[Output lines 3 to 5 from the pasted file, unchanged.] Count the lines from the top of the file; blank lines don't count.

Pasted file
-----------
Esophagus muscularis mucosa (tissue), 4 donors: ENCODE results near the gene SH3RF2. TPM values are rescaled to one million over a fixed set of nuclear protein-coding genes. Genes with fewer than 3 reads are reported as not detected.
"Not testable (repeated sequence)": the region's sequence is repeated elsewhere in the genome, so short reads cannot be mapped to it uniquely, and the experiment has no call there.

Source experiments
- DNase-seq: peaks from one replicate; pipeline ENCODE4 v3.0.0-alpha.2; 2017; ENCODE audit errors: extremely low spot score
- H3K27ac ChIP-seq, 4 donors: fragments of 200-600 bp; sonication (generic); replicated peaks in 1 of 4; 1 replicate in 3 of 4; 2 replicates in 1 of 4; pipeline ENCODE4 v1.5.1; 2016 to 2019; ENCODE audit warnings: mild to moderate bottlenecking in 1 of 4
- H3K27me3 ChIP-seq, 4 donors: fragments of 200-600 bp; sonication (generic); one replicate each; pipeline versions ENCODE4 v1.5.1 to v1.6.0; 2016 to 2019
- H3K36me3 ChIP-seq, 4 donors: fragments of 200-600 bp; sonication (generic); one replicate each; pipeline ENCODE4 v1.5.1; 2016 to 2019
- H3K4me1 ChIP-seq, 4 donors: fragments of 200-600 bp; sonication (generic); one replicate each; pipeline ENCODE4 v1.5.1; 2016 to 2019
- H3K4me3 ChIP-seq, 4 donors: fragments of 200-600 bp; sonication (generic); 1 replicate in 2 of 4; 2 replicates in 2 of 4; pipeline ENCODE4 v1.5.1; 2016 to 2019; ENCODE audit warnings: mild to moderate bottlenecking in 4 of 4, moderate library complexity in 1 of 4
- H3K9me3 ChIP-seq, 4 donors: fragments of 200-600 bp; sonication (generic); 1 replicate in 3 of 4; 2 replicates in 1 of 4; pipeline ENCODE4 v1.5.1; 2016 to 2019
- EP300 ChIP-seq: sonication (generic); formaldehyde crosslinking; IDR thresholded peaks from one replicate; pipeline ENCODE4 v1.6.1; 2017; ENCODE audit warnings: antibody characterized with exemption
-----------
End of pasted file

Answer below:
Source experiments
- DNase-seq: peaks from one replicate; pipeline ENCODE4 v3.0.0-alpha.2; 2017; ENCODE audit errors: extremely low spot score
- H3K27ac ChIP-seq, 4 donors: fragments of 200-600 bp; sonication (generic); replicated peaks in 1 of 4; 1 replicate in 3 of 4; 2 replicates in 1 of 4; pipeline ENCODE4 v1.5.1; 2016 to 2019; ENCODE audit warnings: mild to moderate bottlenecking in 1 of 4